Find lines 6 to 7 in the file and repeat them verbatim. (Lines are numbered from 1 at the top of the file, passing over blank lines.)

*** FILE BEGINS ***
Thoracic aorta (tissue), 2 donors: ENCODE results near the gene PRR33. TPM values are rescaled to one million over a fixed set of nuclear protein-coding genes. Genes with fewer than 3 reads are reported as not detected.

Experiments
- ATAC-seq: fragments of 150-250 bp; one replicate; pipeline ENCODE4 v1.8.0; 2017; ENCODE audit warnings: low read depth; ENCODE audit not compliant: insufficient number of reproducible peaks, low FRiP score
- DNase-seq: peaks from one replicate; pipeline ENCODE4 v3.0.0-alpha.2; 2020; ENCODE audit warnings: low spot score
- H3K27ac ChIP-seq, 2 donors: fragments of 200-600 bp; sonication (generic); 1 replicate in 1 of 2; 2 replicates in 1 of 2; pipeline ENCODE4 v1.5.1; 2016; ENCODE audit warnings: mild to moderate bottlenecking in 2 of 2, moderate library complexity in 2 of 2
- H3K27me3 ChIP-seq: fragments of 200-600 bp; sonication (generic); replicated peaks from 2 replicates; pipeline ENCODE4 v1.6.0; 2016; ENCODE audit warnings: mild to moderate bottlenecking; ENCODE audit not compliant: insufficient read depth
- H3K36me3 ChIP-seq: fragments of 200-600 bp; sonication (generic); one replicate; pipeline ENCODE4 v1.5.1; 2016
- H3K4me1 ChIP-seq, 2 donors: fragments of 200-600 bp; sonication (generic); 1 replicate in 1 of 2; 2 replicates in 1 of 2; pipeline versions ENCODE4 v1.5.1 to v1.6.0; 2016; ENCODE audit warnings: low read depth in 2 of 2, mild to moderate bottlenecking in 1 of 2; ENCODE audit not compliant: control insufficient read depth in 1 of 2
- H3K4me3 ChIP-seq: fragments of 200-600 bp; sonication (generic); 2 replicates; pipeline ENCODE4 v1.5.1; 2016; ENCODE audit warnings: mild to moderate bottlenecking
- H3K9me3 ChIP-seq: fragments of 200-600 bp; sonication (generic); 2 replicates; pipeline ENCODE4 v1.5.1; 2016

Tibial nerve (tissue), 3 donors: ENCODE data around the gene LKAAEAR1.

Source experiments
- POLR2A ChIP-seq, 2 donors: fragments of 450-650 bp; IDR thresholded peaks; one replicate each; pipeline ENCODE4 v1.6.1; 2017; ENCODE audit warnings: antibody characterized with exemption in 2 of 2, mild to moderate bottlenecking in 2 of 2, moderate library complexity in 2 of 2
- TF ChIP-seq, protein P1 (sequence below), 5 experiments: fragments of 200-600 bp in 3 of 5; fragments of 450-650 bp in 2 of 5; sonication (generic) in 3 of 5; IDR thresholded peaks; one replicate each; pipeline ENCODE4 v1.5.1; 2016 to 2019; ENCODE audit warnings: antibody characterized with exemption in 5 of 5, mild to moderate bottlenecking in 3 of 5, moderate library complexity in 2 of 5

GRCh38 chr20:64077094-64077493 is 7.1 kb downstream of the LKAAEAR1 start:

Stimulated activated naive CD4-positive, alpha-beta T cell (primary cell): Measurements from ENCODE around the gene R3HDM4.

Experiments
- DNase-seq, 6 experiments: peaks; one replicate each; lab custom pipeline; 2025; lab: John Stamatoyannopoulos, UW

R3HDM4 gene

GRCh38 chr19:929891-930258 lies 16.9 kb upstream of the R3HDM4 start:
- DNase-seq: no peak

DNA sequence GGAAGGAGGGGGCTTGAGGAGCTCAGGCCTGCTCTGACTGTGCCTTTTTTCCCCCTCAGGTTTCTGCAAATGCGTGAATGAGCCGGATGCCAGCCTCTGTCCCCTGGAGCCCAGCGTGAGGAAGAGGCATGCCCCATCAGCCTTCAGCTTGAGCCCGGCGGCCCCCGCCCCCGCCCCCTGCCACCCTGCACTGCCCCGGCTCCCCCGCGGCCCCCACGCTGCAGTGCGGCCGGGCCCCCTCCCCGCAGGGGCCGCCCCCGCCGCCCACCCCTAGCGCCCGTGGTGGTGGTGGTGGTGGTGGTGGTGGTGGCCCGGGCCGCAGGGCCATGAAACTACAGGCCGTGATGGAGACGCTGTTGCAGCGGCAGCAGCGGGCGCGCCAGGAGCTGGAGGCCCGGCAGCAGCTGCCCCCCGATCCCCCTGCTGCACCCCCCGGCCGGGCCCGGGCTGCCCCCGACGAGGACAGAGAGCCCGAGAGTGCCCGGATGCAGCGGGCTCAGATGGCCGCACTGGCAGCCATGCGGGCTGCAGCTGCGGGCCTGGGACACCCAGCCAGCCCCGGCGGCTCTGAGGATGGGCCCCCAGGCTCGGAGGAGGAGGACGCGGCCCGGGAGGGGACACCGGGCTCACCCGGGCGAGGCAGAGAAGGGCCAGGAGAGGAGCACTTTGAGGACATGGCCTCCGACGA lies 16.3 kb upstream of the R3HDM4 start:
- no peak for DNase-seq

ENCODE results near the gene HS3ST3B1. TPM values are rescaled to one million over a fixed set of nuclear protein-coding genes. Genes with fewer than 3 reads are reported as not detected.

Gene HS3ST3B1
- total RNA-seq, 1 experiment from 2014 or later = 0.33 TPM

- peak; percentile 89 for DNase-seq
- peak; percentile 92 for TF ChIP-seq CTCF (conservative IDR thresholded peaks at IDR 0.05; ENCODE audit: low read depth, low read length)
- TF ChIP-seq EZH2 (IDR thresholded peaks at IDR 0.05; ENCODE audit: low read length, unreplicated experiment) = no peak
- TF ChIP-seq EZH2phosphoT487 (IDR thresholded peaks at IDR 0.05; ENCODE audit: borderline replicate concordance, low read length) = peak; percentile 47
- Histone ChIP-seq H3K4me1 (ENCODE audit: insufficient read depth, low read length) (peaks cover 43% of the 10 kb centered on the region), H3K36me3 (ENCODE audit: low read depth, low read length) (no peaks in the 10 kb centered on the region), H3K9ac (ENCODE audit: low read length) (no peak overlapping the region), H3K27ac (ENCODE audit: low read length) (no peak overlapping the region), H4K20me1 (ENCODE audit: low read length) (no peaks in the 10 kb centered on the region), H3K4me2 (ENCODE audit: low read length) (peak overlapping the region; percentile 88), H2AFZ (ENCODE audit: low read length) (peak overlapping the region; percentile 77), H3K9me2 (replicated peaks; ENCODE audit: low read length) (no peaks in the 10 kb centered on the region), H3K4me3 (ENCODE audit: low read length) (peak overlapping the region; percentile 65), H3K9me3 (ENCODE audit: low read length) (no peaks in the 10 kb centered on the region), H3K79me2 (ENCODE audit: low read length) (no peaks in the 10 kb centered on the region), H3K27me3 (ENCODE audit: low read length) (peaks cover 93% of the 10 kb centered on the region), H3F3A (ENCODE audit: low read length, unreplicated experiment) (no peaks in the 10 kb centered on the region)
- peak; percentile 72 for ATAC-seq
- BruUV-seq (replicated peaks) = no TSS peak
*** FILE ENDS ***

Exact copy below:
- H3K27me3 ChIP-seq: fragments of 200-600 bp; sonication (generic); replicated peaks from 2 replicates; pipeline ENCODE4 v1.6.0; 2016; ENCODE audit warnings: mild to moderate bottlenecking; ENCODE audit not compliant: insufficient read depth
- H3K36me3 ChIP-seq: fragments of 200-600 bp; sonication (generic); one replicate; pipeline ENCODE4 v1.5.1; 2016